The appreciating ringgit will have a positive impact on our imports of raw materials and spares. It would mean lower costs. 

On the other hand, the appreciating ringgit would result in lower ringgit revenue, as our export pricing is foreign currency denominated. Fortunately, we have taken steps to hedge our foreign currency income stream, which mitigates the impact, at least for a while. 

Issues and challenges facing the world economy this year 

The challenge facing the world economy this year is rising costs in an environment where global margin squeeze continues. Rising oil prices have an overall impact on costs.  

The challenge is how to absorb the cost escalation without affecting pricing, which means efficiency and productivity will have to be improved constantly. 

How do you see the Malaysian economy performing this year? 

The Malaysian economy will be resilient and the government’s GDP growth expectations will be achieved. The current high prices of commodities and oil will augur well for the nation.  

Consumer confidence and spending in an environment with lower petrol subsidies and higher utility costs will recover and improve with the implementation of government projects and the Ninth Malaysian Plan. 

How is your company coping with the trends in the world and local economies? 

Carlsberg, being the market leader in the Malaysian brewery industry, will continue to invest in the Carlsberg brand and ensure that the quality of its products is maintained at the highest level.  

The company has also addressed the rising costs with the rollout of its “Production Excellence” and “Commercial Excellence” programmes.  

The company is also investing in training its staff to cope with the fast changing environment and consumer expectations.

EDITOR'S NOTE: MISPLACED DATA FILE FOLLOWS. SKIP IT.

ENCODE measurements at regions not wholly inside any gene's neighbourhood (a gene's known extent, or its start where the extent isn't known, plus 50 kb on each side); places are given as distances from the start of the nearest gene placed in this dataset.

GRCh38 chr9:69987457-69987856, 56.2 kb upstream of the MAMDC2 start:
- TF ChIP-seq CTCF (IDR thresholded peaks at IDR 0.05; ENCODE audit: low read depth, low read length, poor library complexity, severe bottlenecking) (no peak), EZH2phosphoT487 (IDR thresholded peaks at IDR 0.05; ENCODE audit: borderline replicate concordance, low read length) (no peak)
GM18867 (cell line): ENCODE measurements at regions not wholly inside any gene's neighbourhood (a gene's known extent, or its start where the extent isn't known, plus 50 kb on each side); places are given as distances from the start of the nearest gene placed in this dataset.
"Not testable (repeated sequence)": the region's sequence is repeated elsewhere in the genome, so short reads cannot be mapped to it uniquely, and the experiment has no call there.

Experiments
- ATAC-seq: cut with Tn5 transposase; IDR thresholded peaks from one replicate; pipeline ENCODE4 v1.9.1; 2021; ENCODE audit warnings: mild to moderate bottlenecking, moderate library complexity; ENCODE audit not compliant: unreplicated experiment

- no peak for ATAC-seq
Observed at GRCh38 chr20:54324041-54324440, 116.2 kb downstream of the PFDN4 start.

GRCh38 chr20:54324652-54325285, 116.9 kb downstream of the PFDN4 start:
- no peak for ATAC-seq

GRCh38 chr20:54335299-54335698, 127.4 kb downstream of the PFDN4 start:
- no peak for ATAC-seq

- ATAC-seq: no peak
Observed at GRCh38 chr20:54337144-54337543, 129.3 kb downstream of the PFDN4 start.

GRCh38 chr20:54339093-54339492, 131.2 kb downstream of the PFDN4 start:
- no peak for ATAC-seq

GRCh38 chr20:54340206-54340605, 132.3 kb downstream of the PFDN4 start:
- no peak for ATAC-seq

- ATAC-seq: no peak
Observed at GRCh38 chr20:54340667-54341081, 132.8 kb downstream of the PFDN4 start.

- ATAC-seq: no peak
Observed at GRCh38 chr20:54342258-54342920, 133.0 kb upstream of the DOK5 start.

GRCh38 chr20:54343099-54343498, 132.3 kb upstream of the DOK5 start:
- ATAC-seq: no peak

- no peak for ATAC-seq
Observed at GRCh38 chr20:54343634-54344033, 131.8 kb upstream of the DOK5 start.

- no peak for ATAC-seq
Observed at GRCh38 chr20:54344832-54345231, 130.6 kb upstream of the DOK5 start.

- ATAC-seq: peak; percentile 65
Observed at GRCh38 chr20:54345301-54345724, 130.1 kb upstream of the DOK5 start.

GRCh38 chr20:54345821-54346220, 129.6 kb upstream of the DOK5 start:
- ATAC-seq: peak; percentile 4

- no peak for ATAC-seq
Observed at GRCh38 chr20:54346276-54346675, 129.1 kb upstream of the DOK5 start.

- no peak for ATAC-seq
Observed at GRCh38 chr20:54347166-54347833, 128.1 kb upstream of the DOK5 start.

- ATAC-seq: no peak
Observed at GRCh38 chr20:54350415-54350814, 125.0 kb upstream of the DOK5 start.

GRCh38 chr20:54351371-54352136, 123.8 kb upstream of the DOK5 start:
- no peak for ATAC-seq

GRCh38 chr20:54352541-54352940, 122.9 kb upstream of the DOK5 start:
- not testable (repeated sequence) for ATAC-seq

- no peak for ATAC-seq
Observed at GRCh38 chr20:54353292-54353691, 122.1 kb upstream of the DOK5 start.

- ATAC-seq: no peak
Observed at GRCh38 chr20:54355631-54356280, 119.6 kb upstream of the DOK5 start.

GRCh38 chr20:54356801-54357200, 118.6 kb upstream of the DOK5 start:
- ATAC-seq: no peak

The investments and programmes have been developed to address both the short- and long-term trends, which the company will experience. 

SIMON SOON Managing Director Choo Bee Metal Group 

IMPACT of rising interest rates on your company 

The increase in interest rates at a rate higher than those in neighbouring countries will erode the competitiveness of steel players in Malaysia. 

However, for Choo Bee, our preference for minimal gearing will strengthen our position. 

Presently, we have cash reserves of about RM22mil, which should be sufficient to finance our working capital for expansion and even further capital expenditure without significant impact from the interest rates. 

Impact of appreciating ringgit on your company 

A strengthening ringgit will mean cheaper imports of machinery and raw materials for Choo Bee. The main export destination has been Singapore and the ringgit has not gained significantly on the Singapore dollar.  

So, the present currency trends will not have a negative impact on Choo Bee.  

Issues and challenges facing the world economy this year 

China continues to play an important role in its influence on the world economy. There is strong growth in Japan and some European countries too.  

However, the overhanging threat of inflation in the US may lead to higher interest rates and, together with high oil prices, will have the effect of dampening growth.  

Other negative issues would be the waning confidence in the US economy due to the costs of the Iraq war and debt and the threat of terrorism, disease and adverse weather patterns which will dampen economic growth. 

How do you see the Malaysian economy performing this year? 

Compared with last year, the Malaysian economy should fare better. The determination of our government to effectively implement the 9MP is encouraging. We are confident that Malaysia would achieve the GDP growth targets that it has set. 

How is your company coping with the trends in the world and local economies? 

We can see three main trends developing in favour of Choo Bee’s core business of producing steel pipes - the emphasis in the 9MP on the water sector, the increase in oil and gas activity driven by the high oil prices, and the development of the market for structural hollow sections in the construction industry.  

Trends of higher energy costs and the tight iron ore supply situation developing in the global steel industry also seem to augur well for stabilisation in the steel industry.  

Taken together, we view the future business prospects and environment in which Choo Bee operates to be quite exciting.